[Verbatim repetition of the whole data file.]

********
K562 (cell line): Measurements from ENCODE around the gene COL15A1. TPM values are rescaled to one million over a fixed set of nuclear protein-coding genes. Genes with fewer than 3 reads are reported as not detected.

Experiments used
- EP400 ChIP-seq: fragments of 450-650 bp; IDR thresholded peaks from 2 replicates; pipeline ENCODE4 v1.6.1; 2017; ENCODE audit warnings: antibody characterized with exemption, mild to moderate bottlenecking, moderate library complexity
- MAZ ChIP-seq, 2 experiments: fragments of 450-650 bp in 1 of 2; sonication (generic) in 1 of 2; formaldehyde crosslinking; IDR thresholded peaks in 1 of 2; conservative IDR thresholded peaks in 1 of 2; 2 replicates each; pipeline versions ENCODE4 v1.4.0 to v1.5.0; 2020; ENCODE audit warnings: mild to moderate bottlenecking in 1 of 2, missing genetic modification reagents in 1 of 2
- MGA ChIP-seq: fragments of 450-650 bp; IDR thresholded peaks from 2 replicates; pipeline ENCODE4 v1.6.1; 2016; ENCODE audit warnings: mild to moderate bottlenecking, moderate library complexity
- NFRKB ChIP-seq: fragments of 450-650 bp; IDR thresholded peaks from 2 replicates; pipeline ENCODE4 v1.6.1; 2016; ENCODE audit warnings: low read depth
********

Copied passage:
K562 (cell line): Measurements from ENCODE around the gene COL15A1. TPM values are rescaled to one million over a fixed set of nuclear protein-coding genes. Genes with fewer than 3 reads are reported as not detected.

Experiments used
- EP400 ChIP-seq: fragments of 450-650 bp; IDR thresholded peaks from 2 replicates; pipeline ENCODE4 v1.6.1; 2017; ENCODE audit warnings: antibody characterized with exemption, mild to moderate bottlenecking, moderate library complexity
- MAZ ChIP-seq, 2 experiments: fragments of 450-650 bp in 1 of 2; sonication (generic) in 1 of 2; formaldehyde crosslinking; IDR thresholded peaks in 1 of 2; conservative IDR thresholded peaks in 1 of 2; 2 replicates each; pipeline versions ENCODE4 v1.4.0 to v1.5.0; 2020; ENCODE audit warnings: mild to moderate bottlenecking in 1 of 2, missing genetic modification reagents in 1 of 2
- MGA ChIP-seq: fragments of 450-650 bp; IDR thresholded peaks from 2 replicates; pipeline ENCODE4 v1.6.1; 2016; ENCODE audit warnings: mild to moderate bottlenecking, moderate library complexity
- NFRKB ChIP-seq: fragments of 450-650 bp; IDR thresholded peaks from 2 replicates; pipeline ENCODE4 v1.6.1; 2016; ENCODE audit warnings: low read depth